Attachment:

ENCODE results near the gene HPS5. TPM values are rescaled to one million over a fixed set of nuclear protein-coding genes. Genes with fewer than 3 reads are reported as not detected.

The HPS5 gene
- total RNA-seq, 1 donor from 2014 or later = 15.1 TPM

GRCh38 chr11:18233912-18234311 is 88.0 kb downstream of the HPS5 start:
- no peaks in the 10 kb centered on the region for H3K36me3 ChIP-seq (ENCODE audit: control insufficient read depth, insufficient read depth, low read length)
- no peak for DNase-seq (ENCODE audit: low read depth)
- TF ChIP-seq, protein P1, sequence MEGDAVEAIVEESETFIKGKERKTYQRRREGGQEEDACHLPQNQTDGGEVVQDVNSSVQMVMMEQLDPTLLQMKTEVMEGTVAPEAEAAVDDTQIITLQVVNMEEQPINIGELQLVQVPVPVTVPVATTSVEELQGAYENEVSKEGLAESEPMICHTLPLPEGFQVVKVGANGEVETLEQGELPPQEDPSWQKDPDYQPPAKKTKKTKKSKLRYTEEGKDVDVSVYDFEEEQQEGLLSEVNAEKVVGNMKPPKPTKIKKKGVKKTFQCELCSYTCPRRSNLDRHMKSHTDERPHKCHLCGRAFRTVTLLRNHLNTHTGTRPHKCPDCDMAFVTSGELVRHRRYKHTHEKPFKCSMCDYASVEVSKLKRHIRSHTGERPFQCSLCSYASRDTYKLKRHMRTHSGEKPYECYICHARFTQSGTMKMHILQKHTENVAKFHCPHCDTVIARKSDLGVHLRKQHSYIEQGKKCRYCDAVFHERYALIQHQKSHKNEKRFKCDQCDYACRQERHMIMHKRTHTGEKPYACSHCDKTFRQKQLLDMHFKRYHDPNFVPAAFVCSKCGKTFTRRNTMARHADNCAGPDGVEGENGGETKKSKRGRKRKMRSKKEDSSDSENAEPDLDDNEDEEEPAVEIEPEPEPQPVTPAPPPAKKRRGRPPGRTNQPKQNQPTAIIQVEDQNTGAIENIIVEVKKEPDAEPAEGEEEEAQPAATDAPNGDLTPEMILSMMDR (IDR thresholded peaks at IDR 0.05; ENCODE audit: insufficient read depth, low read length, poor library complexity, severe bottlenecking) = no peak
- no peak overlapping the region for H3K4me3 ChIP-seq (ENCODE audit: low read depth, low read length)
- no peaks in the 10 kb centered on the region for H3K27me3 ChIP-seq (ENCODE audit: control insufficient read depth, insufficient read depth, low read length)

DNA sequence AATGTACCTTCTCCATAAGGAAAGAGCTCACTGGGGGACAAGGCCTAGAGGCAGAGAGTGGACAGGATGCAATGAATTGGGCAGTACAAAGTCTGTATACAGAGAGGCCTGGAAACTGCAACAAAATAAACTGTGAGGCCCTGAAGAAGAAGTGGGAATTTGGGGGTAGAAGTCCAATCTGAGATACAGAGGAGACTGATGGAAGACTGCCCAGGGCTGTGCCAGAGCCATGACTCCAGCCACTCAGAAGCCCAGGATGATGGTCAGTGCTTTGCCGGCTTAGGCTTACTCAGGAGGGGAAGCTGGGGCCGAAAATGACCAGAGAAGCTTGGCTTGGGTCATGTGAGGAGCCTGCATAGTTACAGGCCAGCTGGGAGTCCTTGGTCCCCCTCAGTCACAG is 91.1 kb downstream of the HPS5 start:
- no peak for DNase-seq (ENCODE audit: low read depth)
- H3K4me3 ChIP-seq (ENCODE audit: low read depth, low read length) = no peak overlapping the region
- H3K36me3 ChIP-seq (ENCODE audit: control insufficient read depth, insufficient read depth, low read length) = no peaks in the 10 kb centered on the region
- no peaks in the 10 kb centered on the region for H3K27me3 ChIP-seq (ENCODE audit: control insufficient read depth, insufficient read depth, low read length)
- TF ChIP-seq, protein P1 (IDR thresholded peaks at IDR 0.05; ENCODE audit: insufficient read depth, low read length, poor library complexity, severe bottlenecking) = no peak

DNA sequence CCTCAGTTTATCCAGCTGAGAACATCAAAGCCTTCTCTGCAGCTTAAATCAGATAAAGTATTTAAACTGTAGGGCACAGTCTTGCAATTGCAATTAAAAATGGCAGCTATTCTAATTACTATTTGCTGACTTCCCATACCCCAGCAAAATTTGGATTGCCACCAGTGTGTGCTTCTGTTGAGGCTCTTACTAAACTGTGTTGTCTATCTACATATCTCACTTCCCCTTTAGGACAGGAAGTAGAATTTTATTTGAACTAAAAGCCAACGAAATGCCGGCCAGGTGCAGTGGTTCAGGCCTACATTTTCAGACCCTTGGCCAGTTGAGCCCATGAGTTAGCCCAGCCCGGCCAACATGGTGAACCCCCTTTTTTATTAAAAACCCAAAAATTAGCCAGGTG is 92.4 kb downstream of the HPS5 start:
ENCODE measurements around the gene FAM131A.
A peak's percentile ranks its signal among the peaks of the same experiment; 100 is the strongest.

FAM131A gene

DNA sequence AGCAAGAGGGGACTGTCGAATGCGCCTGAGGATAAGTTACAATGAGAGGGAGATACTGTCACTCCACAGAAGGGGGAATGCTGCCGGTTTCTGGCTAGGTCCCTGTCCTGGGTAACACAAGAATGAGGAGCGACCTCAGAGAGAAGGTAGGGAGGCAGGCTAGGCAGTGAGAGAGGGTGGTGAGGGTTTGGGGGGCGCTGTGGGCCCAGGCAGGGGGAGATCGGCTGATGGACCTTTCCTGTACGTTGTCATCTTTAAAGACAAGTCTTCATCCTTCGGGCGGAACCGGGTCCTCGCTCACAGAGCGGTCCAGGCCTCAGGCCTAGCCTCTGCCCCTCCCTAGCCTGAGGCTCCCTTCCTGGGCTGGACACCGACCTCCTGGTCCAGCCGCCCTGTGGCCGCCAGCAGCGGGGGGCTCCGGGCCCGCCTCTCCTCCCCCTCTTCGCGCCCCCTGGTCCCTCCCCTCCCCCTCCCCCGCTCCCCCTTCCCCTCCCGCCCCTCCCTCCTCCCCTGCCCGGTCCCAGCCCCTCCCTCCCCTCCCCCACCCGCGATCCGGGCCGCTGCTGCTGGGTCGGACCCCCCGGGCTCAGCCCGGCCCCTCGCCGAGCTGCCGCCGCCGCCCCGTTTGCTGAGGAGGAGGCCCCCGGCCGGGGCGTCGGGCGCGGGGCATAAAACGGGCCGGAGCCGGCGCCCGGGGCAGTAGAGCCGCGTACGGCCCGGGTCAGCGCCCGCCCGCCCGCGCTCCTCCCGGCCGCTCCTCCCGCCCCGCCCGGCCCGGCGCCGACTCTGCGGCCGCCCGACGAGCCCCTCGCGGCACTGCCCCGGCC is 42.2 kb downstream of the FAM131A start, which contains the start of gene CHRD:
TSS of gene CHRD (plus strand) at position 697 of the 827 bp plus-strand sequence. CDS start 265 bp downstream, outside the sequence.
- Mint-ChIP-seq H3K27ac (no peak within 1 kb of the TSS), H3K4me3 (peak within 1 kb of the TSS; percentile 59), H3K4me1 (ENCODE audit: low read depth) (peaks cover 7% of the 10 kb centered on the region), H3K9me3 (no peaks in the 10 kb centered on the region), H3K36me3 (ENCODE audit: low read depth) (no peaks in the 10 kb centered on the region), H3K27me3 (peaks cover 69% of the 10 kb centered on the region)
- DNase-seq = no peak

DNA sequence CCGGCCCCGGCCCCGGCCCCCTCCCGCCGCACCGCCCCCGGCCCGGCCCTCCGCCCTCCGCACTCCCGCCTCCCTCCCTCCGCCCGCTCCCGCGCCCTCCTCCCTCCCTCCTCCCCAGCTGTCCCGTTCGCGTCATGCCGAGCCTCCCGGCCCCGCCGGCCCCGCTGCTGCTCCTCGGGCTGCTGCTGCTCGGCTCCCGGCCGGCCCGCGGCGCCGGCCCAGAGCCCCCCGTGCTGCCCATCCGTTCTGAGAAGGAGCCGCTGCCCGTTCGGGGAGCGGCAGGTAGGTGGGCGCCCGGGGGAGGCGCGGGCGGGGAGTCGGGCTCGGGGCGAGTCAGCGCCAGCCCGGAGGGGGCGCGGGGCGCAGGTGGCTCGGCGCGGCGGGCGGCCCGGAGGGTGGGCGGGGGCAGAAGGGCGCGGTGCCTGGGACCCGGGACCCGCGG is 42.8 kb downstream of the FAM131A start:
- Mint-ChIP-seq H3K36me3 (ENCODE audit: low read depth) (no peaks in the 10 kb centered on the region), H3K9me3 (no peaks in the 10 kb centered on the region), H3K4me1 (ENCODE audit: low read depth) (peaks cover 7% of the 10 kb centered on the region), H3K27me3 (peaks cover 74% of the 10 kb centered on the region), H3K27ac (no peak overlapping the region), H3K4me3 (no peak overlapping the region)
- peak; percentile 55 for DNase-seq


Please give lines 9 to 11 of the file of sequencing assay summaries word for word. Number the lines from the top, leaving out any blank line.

- no peaks in the 10 kb centered on the region for H3K27me3 ChIP-seq (ENCODE audit: control insufficient read depth, insufficient read depth, low read length)

DNA sequence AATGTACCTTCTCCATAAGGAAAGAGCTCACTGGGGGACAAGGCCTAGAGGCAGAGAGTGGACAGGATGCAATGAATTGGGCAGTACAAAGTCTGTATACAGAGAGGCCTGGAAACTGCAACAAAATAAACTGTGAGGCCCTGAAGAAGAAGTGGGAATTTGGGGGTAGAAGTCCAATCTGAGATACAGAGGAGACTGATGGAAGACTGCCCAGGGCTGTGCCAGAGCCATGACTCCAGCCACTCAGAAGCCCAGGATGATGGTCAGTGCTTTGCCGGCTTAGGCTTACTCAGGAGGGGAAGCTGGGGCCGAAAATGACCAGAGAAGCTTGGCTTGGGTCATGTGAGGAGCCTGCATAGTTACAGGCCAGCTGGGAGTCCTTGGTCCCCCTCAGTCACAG is 91.1 kb downstream of the HPS5 start:
- no peak for DNase-seq (ENCODE audit: low read depth)